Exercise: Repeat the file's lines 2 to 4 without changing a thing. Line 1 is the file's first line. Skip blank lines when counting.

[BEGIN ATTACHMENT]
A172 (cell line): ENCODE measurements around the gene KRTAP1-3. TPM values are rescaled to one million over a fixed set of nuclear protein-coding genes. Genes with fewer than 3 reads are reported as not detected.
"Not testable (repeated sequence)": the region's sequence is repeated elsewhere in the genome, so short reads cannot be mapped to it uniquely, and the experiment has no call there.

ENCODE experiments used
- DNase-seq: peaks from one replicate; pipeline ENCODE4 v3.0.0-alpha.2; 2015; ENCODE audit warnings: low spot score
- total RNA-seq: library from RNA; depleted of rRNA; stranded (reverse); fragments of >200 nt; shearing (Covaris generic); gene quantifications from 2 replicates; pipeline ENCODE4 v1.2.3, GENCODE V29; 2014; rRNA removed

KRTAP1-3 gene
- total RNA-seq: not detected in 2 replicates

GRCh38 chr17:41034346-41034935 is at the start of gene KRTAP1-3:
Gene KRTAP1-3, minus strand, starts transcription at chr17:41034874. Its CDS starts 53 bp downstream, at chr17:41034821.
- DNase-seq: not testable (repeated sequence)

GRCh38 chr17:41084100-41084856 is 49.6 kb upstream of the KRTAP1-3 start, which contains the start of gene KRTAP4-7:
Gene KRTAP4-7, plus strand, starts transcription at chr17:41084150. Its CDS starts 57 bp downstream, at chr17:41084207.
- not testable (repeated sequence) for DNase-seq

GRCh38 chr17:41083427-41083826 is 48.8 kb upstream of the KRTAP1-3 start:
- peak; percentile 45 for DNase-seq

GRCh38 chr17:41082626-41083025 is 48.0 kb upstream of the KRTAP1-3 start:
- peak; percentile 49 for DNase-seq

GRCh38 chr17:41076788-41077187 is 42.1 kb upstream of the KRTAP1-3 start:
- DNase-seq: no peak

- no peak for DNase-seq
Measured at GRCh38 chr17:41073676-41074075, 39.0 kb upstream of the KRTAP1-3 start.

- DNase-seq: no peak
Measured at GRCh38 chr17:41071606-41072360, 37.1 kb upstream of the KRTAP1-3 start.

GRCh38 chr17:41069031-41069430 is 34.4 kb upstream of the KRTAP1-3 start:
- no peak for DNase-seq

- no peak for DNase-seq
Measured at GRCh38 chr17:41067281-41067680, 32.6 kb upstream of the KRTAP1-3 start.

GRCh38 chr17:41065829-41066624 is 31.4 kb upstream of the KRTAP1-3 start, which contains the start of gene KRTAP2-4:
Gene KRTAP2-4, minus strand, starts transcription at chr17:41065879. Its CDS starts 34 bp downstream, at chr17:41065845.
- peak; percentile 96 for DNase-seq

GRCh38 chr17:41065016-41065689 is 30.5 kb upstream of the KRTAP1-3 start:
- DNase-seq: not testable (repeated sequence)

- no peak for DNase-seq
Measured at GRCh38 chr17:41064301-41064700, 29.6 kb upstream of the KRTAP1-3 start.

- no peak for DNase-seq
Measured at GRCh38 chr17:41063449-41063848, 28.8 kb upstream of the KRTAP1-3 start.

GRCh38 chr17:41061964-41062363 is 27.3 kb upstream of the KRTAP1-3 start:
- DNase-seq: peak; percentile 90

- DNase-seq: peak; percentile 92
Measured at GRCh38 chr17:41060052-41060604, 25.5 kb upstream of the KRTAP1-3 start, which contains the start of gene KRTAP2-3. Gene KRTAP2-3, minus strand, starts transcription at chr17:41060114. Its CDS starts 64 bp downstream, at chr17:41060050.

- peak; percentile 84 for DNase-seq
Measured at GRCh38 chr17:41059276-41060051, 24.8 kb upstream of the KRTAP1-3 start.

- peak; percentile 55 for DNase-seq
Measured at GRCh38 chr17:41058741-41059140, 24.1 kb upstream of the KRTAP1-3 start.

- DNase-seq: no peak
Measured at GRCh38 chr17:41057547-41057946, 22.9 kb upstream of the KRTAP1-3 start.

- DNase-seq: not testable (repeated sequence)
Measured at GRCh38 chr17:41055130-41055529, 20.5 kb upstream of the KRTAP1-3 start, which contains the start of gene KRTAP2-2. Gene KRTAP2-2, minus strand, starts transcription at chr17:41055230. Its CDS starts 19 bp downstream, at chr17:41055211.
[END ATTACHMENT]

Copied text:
"Not testable (repeated sequence)": the region's sequence is repeated elsewhere in the genome, so short reads cannot be mapped to it uniquely, and the experiment has no call there.

ENCODE experiments used
- DNase-seq: peaks from one replicate; pipeline ENCODE4 v3.0.0-alpha.2; 2015; ENCODE audit warnings: low spot score